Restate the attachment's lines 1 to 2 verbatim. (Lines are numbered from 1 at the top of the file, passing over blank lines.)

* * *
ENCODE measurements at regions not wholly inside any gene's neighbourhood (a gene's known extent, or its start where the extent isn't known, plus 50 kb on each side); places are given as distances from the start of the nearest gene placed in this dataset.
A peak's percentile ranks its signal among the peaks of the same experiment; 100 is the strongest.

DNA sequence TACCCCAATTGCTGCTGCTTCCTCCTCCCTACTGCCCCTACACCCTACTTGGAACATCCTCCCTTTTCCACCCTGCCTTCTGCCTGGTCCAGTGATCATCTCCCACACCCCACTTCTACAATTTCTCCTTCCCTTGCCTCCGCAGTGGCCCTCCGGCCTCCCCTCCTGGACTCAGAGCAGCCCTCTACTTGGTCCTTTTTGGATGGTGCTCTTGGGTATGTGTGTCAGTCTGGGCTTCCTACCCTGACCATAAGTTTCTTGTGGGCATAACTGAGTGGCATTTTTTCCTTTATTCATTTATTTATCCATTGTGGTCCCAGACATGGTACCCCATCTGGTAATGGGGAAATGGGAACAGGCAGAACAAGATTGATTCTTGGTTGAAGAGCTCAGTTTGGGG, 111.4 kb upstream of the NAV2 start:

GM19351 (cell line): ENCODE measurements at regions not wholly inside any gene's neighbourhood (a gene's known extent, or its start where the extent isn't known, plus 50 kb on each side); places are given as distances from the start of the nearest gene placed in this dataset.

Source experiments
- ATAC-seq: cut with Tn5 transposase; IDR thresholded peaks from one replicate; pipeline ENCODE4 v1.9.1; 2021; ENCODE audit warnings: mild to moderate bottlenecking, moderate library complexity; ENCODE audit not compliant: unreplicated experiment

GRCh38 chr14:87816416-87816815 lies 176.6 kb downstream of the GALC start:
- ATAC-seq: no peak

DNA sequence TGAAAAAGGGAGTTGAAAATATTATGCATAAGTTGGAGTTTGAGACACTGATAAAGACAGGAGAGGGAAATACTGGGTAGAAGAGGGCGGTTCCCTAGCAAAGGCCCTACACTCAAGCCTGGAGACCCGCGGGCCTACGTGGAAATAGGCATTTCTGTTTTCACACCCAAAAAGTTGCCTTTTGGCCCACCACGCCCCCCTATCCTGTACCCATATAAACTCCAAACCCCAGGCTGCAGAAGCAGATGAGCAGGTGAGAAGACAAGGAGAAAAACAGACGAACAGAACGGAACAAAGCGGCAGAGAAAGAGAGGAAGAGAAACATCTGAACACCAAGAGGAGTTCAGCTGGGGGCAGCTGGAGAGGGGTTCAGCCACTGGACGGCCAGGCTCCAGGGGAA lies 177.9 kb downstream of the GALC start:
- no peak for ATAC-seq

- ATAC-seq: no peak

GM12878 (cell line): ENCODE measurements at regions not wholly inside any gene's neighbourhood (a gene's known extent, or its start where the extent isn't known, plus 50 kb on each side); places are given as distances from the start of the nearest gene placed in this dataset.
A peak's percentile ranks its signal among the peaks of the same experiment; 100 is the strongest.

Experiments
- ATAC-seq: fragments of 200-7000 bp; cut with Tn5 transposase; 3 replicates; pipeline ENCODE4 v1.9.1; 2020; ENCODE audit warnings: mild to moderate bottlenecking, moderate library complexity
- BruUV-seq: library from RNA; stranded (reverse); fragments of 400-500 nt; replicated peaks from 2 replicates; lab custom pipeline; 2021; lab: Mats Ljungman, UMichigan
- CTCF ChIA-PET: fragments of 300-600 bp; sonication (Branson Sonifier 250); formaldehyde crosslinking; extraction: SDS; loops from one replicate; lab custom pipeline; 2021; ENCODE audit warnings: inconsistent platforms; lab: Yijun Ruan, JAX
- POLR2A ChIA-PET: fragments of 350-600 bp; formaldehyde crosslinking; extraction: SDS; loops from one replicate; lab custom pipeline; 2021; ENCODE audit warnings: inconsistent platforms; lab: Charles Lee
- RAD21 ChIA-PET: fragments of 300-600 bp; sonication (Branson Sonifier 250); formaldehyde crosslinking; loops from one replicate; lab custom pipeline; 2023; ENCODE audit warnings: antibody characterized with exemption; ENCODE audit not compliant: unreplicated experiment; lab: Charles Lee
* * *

ENCODE measurements at regions not wholly inside any gene's neighbourhood (a gene's known extent, or its start where the extent isn't known, plus 50 kb on each side); places are given as distances from the start of the nearest gene placed in this dataset.
A peak's percentile ranks its signal among the peaks of the same experiment; 100 is the strongest.